Brain study of people with psychopathic personality disorder

The age-old debate of 'nature versus nurture', of how much our personality and behaviours are shaped by biology or our environment, is sharpening up as scientists' exploration of the human brain gets ever more sophisticated. A team of researchers at the Institute of Psychiatry at King's College London have extended the debate with a brain study of people with psychopathic personality disorder.

Dr Michael Craig, who works in a section of the Institute focussing on brain maturation, says they are particularly interested in understanding the biological underpinning of mental disorders. Using brain imaging they look at the structure and function of the brain. 'The research to date,' he says, 'has reported that there are two main brain regions that appear to be different or abnormal in people with psychopathy. Those two regions are the Orbital Frontal Cortex (OFC), which is at the front of your brain, and another region called the Amygdala. The OFC is associated with decision-making, impulse control, and the Amygdala is involved with processing emotions.'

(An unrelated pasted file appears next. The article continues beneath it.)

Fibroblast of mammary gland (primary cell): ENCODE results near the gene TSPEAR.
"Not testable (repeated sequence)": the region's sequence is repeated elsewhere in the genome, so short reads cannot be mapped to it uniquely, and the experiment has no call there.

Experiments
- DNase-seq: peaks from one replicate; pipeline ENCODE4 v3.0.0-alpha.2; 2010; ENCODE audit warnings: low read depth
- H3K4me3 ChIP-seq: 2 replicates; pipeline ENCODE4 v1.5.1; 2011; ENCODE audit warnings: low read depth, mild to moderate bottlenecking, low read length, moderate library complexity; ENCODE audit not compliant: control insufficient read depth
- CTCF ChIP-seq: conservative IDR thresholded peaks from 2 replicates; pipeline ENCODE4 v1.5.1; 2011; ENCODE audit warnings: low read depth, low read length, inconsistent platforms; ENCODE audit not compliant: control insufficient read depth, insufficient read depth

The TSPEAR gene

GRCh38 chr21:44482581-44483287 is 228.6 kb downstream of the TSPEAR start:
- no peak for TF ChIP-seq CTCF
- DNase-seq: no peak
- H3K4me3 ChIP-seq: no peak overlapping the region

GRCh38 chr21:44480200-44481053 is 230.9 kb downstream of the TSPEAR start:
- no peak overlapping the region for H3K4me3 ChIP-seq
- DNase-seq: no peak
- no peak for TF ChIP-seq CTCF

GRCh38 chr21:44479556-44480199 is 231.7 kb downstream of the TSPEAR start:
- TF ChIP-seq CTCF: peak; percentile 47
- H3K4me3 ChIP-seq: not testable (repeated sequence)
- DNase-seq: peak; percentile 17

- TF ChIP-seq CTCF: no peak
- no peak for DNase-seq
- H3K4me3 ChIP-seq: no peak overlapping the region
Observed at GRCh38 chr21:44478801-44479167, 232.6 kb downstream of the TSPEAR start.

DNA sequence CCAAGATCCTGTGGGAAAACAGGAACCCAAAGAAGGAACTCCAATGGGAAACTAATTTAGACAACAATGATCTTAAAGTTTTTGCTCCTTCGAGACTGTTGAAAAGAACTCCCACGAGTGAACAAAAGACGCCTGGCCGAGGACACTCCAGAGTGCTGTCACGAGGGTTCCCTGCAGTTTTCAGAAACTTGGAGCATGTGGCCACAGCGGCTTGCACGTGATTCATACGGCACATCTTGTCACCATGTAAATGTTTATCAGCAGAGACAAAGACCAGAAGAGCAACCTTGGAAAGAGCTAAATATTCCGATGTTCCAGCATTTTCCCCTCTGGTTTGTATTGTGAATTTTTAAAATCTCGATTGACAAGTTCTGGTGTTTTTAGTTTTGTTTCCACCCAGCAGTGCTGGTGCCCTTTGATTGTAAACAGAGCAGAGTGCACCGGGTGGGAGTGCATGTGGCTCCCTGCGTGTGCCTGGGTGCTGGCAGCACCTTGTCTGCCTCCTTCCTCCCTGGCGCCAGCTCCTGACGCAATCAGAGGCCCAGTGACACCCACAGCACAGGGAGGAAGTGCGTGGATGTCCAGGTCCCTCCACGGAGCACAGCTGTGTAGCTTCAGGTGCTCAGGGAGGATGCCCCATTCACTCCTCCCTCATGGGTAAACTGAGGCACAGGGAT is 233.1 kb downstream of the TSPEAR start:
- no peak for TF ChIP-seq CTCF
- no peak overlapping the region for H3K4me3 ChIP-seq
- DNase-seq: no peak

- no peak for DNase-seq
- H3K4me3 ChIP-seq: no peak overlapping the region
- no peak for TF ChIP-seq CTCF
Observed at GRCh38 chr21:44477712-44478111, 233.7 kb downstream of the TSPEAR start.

Connections between brain regions

What nobody had looked at until now was 'the communication' between those two areas. 'The way neuropsychiatry is going,' says Dr Craig, 'and the research I'm involved with, tries to understand the connections between different regions of the brain, not just looking at regions as being individual things.' Dr Craig and the team compared a 'tract' in the brain, the Uncinate Facisculus, in a small group suffering from psychopathic personality disorder, to that of a control group. They discovered that there were differences in the anatomy of that tract between the two groups.


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